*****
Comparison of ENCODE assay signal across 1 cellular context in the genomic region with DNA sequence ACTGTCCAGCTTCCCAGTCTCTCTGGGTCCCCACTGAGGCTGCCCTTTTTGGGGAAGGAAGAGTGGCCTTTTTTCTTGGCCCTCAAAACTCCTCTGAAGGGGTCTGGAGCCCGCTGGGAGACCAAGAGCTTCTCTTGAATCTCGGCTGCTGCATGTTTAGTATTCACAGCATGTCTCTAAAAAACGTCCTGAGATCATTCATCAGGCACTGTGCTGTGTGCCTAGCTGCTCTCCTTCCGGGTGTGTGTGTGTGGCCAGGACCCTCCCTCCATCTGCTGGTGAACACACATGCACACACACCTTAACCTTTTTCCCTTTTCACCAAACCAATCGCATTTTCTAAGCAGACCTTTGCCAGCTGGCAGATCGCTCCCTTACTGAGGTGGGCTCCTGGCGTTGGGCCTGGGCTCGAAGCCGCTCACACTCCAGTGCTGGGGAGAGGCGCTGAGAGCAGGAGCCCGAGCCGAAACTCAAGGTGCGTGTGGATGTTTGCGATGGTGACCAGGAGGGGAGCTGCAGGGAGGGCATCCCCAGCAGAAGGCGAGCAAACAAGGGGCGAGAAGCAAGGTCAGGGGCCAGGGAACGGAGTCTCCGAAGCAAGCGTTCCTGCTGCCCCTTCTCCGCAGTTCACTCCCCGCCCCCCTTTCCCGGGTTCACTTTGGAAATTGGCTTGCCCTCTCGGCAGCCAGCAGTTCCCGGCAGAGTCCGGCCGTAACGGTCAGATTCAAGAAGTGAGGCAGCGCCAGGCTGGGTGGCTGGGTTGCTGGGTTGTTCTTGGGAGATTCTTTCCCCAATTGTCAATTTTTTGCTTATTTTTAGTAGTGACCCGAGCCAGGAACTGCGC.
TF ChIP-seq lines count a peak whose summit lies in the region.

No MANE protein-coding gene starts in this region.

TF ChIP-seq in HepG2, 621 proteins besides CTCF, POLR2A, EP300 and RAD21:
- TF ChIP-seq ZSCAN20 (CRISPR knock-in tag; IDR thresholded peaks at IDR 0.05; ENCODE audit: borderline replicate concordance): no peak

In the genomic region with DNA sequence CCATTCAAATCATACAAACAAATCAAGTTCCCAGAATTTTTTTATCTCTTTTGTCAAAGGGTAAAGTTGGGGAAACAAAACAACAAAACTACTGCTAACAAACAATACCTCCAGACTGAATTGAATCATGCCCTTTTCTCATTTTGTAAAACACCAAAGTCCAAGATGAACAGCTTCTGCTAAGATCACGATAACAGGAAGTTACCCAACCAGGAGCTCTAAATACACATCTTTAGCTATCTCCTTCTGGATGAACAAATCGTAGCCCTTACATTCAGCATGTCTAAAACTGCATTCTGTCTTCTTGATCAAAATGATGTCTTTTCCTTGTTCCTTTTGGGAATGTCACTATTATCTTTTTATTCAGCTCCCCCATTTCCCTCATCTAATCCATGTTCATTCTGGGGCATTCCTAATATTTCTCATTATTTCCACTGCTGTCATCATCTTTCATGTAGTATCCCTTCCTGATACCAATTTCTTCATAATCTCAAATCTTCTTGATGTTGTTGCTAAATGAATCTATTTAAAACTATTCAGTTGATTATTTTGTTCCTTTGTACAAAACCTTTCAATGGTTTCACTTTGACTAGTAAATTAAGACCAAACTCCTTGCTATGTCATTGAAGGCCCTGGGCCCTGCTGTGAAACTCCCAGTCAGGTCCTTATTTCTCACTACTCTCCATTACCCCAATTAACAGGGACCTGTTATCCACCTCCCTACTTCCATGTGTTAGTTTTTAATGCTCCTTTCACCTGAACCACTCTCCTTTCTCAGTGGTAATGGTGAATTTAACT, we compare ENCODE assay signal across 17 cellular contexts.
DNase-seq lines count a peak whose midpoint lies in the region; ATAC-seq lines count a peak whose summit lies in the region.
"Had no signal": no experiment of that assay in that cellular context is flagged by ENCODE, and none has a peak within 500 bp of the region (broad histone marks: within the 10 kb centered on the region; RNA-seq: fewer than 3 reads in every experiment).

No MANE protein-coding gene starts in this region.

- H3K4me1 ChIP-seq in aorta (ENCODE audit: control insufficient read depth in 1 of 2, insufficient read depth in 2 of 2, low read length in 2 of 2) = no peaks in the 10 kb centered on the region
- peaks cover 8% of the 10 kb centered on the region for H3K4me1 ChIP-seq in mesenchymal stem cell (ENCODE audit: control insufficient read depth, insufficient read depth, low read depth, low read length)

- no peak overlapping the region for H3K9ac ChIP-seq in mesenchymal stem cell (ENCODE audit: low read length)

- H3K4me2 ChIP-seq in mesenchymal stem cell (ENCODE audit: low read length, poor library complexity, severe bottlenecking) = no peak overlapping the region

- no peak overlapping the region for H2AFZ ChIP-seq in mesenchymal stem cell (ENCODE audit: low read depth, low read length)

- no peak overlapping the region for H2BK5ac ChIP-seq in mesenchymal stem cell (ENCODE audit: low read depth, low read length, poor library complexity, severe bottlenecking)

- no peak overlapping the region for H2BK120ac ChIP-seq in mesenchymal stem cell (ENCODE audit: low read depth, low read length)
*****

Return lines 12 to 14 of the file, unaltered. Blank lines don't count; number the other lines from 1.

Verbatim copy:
- no peak overlapping the region for H3K9ac ChIP-seq in mesenchymal stem cell (ENCODE audit: low read length)

- H3K4me2 ChIP-seq in mesenchymal stem cell (ENCODE audit: low read length, poor library complexity, severe bottlenecking) = no peak overlapping the region

- no peak overlapping the region for H2AFZ ChIP-seq in mesenchymal stem cell (ENCODE audit: low read depth, low read length)